Rare white lions born in Tbilisi zoo
None exist in nature anymore, says zoo chief Zurab Gurielidze.
A litter of rare white lion cubs was born Monday in a zoo in the Georgian capital Tbilisi.
According to the zoo, four cubs were initially born on December 10 but one died shortly afterwards. This is not rare in multiple-birth litters.
The surviving cubs, two males and one female, were separated from their mother shortly after birth. They are now being looked after 24 hours a day and are being bottle-fed by handlers.
The zoo's director said it was a very special moment. "White lions were born in Tbilisi Zoo a few days ago. It's a very important event - as any animal birth in a zoo is an important event. And especially when it's about a rare breed of an animal like the white lion," Zurab Gurielidze told Reuters TV.
"There are no white lions in nature any more. There are just some of them left in a captivity. We can view any birth like this as a contribution to restoring this rare breed," Gurielidze explained.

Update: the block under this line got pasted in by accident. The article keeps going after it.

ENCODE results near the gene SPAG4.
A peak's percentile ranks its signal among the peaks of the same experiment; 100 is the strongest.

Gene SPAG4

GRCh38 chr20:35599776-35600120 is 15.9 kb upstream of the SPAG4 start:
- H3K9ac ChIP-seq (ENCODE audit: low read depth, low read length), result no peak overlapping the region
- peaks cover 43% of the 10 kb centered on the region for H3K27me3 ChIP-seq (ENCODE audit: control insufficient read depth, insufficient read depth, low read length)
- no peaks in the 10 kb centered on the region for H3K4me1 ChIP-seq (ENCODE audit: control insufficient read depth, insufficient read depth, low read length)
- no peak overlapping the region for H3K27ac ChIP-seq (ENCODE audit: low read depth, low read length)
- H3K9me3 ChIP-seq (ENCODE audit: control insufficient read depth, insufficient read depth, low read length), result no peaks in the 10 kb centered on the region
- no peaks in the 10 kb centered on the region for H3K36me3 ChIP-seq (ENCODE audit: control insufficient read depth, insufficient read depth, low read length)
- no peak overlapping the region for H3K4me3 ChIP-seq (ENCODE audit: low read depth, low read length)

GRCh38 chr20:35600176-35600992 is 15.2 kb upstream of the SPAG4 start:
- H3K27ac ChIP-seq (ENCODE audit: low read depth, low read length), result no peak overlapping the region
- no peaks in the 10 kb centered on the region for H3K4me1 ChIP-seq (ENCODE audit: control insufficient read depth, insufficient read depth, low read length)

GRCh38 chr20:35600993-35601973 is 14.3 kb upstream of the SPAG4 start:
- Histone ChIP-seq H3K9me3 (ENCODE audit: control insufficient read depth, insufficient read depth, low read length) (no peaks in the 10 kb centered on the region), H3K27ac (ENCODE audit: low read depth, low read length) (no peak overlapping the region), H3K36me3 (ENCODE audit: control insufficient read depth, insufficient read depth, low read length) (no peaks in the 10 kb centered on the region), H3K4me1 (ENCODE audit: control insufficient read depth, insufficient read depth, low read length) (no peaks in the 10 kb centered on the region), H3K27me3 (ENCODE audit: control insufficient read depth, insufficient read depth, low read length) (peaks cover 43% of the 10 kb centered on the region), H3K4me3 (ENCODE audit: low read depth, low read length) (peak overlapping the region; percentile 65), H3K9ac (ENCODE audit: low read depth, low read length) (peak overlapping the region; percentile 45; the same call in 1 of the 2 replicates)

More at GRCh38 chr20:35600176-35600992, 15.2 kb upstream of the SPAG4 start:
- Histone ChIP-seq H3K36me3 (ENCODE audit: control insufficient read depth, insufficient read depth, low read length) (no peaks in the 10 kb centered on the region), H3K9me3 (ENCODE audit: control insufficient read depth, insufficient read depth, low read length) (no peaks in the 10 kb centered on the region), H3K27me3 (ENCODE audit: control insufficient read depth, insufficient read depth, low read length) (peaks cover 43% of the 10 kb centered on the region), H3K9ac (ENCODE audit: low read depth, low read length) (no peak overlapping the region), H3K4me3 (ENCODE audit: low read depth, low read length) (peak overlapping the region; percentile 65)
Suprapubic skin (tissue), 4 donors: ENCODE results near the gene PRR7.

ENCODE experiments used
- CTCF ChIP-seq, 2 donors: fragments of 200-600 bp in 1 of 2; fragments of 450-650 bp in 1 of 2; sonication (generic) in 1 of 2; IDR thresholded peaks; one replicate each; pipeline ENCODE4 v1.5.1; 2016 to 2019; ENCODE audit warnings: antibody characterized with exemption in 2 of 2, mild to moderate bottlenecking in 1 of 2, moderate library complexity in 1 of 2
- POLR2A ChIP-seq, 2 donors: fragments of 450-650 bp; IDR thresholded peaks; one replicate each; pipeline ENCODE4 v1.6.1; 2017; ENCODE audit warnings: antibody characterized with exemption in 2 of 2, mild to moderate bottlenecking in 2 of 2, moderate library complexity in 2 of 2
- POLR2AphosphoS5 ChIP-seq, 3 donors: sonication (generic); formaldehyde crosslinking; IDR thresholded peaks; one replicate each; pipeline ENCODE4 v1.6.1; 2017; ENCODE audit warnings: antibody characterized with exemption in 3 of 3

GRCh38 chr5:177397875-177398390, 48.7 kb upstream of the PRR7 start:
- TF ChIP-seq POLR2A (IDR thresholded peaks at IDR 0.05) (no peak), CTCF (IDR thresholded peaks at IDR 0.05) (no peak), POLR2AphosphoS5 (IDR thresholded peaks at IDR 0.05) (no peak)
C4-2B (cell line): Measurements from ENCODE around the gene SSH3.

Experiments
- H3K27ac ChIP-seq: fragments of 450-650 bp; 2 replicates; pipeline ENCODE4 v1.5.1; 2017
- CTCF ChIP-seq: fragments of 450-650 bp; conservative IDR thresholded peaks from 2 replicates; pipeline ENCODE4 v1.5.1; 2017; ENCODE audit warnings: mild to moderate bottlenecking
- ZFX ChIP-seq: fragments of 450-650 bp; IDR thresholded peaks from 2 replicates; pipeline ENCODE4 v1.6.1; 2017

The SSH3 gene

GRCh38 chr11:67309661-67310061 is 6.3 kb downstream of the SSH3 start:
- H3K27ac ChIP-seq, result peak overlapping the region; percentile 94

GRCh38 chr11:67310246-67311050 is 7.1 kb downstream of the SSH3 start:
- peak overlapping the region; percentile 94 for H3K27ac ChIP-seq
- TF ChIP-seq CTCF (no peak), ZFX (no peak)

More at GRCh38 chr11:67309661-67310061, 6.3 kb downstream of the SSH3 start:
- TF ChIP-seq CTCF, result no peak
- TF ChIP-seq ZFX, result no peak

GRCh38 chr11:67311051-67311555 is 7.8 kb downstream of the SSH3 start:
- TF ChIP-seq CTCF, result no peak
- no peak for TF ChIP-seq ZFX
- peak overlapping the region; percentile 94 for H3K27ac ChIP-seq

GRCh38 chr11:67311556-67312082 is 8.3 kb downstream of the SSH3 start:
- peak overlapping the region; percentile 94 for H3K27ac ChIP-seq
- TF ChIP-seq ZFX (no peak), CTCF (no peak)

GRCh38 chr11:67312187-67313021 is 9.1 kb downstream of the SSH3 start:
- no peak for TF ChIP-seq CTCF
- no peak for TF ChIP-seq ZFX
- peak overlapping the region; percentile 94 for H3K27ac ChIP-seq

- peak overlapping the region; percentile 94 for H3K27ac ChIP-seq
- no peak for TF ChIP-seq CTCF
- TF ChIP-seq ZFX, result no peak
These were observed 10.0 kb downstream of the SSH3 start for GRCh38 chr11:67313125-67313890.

The parents, Samuel and Cleopatra, are the only lions of their kind at the zoo. They arrived in Georgia from South Africa in 2009 and 2010. The cubs will now spend one year in Tbilisi before a decision is made about where they are to go.
Scientists now believe that white lions, which actually vary from light yellow to bright white, are not a separate subspecies: they are a mutated version of regular sand-colored Kruger lions. Like white tigers, which have a similar genetic variant, they are not true albinos.
According to the website of the Global White Lion Trust, less than ten white lions survive in their natural endemic habitat - the Greater Timbavati region of South Africa.
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